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Landmark settlements mark a turning point in the treatment of children in immigration custody
Agreements significantly expand the rights of three classes of youth

Settlements to benefit youth in immigration custody

OAKLAND, CALIFORNIA — Today, the National Center for Youth Law, the Center for Human Rights and Constitutional Law, UC Davis Immigration Clinic, and Cooley LLP announced three major settlements in Lucas R. v. Becerra, their 2018 case challenging the federal government’s unconstitutional treatment of children in immigration custody.  

The three groundbreaking settlements significantly expand the rights of three classes of youth in immigration custody: youth with disabilitiesyouth prescribed psychotropic medication, and youth seeking assistance from legal counsel. Together, these agreements represent a fundamental shift in how the federal government treats these young individuals, ensuring they receive the services and support mandated by law, while also caring for their well-being.

Mishan Wroe, Senior Attorney at the National Center for Youth Law, expressed gratitude to the courageous young people who initiated this litigation, stating, “Our named class members, and many young people like them, faced discrimination that kept them from their loving families and inflicted psychological harm. They have steadfastly pursued justice and an end to this discrimination for years, and we are thrilled today to share this victory with them and with all youth in federal immigration custody.”

Key details of the settlements unveiled today include:

  • The Disability SettlementThis settlement compels the government, for the first time, to identify and track youth in its custody with disabilities. It mandates the provision of evaluations for hospitalized youth, those considered for more restrictive placements, and those requesting disability evaluations. It also requires the creation and implementation of service plans to ensure that youth can fully engage in programs, with no unnecessary delays in family reunification due to a youth’s disability. Additional support and services must be offered to prevent youth with disabilities from being placed in restrictive placements.
  • The Psychotropic Medication Settlement: This agreement requires the government, for the first time, to follow an informed consent protocol, ensuring that youth and their families can meaningfully participate in the consent process. It also requires informed consent from a youth, parent, or authorized consenter before administering psychotropic medication, and monitoring and external review must be provided for youth prescribed multiple medications or medication at high dosages.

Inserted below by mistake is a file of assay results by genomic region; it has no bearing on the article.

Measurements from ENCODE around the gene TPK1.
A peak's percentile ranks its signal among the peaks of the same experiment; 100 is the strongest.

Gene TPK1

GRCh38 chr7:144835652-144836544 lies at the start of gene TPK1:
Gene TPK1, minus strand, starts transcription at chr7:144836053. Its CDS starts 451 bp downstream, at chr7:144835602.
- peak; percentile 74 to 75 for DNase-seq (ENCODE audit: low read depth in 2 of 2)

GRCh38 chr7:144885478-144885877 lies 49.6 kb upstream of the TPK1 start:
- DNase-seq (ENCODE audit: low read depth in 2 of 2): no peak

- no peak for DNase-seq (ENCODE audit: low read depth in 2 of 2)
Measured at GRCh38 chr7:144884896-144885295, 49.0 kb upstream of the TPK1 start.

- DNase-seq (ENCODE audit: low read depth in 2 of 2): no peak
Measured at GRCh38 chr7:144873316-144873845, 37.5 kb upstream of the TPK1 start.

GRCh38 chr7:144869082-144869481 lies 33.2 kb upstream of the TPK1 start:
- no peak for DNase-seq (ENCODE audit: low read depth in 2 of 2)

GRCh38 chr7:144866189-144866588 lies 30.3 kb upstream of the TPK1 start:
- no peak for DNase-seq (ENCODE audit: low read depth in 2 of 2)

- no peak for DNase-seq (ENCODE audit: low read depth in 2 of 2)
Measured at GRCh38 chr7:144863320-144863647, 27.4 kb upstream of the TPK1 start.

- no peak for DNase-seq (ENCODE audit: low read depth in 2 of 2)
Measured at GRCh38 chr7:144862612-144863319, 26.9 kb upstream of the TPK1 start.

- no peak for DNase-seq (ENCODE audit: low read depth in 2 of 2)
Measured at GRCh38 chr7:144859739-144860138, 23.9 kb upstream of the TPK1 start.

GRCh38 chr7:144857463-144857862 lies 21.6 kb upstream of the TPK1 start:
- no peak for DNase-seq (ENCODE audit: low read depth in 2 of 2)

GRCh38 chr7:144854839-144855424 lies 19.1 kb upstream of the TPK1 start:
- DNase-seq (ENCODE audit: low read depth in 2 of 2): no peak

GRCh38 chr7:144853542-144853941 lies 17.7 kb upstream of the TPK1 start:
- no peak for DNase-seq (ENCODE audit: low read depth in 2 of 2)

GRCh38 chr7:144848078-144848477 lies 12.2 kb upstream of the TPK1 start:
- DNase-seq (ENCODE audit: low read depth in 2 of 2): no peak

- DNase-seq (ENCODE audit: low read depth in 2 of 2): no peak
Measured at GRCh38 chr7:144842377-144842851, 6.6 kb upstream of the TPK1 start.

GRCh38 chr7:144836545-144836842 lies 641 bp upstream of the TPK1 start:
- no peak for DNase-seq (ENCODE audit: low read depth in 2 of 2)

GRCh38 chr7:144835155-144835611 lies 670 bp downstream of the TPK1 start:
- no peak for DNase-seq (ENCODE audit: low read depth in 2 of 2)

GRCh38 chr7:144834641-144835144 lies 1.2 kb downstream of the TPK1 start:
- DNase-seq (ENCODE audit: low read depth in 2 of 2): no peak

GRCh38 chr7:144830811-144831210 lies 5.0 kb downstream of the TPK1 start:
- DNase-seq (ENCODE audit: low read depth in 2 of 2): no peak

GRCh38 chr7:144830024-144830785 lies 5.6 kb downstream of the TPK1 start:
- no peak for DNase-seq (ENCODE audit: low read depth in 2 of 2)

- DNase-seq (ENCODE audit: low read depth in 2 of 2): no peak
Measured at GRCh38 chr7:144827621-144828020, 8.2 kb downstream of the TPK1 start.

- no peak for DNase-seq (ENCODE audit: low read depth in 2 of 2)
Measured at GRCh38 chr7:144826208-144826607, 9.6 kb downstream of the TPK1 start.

• The Access to Counsel SettlementThis settlement ensures that youth have unobstructed access to attorneys, particularly as they navigate issues related to their placement, release, and the administration of psychotropic medications. The government will also be required to provide attorneys with necessary client documents within specified timeframes.

Holly Cooper, Co-Director of the Immigration Law Clinic at UC Davis School of Law explained, “It is imperative that immigrant children meaningfully understand the type of medication being administered and that disabled children are identified and treated with dignity. Today’s settlements are a giant step forward to ensuring that detained immigrant children receive procedural protections, access to counsel, and understand their medical treatment options.” 

“These settlements solidify critical protections for youth in federal immigration custody. In addition to protecting their health and safety, these settlements provide youth with the ability to defend these legal rights,” said Summer Wynn, partner at Cooley. “Cooley is honored to have represented these youth and played a role in securing these important advancements.”


In November 2018, the National Center for Youth Law, the Center for Human Rights and Constitutional Law, UC Davis Immigration Clinic, and Cooley LLP filed Lucas R. v. Azar, which alleges violations of rights afforded to unaccompanied immigrant children under the U.S. Constitution, federal statutes, and the Flores Settlement Agreement. 

The case seeks to deepen and expand protections for five separate classes of the most vulnerable children in custody, including: children with disabilities, children that get stepped up to more restrictive facilities, children who are not promptly released to sponsors, children who are administered psychotropic medications, and children whose lawyers are obstructed from comprehensive representation. In November 2022, the Court entered a preliminary injunction that protected the due process rights of two of the classes: children placed in restrictive facilities and children denied release to their sponsors. The settlements announced today will resolve the remaining issues in the litigation.

For more information on the case history and to review the settlement agreements regarding children’s disability rights, psychotropic medication rights, and access to counsel rights, please visit: